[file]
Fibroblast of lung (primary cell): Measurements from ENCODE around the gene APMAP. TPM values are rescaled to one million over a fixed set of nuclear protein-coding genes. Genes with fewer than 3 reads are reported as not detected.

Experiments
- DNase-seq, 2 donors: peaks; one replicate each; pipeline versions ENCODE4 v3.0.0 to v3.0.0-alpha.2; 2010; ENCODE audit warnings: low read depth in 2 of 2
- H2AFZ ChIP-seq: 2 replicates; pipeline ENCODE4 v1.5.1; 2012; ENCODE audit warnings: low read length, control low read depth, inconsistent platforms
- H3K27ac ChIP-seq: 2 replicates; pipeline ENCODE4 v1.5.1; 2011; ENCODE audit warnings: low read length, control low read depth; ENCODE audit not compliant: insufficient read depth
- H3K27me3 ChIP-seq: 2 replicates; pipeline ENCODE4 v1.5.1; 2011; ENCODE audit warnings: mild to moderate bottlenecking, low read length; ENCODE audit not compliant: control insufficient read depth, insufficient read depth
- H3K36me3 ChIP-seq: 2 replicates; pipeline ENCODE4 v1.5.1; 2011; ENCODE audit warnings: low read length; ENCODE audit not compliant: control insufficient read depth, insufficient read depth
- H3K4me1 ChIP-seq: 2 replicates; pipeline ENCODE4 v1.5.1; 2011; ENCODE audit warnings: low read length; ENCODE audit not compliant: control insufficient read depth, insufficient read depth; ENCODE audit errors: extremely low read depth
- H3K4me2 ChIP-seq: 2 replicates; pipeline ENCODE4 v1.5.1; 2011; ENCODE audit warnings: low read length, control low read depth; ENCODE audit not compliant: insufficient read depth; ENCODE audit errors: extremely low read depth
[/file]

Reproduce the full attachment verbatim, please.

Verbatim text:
Fibroblast of lung (primary cell): Measurements from ENCODE around the gene APMAP. TPM values are rescaled to one million over a fixed set of nuclear protein-coding genes. Genes with fewer than 3 reads are reported as not detected.

Experiments
- DNase-seq, 2 donors: peaks; one replicate each; pipeline versions ENCODE4 v3.0.0 to v3.0.0-alpha.2; 2010; ENCODE audit warnings: low read depth in 2 of 2
- H2AFZ ChIP-seq: 2 replicates; pipeline ENCODE4 v1.5.1; 2012; ENCODE audit warnings: low read length, control low read depth, inconsistent platforms
- H3K27ac ChIP-seq: 2 replicates; pipeline ENCODE4 v1.5.1; 2011; ENCODE audit warnings: low read length, control low read depth; ENCODE audit not compliant: insufficient read depth
- H3K27me3 ChIP-seq: 2 replicates; pipeline ENCODE4 v1.5.1; 2011; ENCODE audit warnings: mild to moderate bottlenecking, low read length; ENCODE audit not compliant: control insufficient read depth, insufficient read depth
- H3K36me3 ChIP-seq: 2 replicates; pipeline ENCODE4 v1.5.1; 2011; ENCODE audit warnings: low read length; ENCODE audit not compliant: control insufficient read depth, insufficient read depth
- H3K4me1 ChIP-seq: 2 replicates; pipeline ENCODE4 v1.5.1; 2011; ENCODE audit warnings: low read length; ENCODE audit not compliant: control insufficient read depth, insufficient read depth; ENCODE audit errors: extremely low read depth
- H3K4me2 ChIP-seq: 2 replicates; pipeline ENCODE4 v1.5.1; 2011; ENCODE audit warnings: low read length, control low read depth; ENCODE audit not compliant: insufficient read depth; ENCODE audit errors: extremely low read depth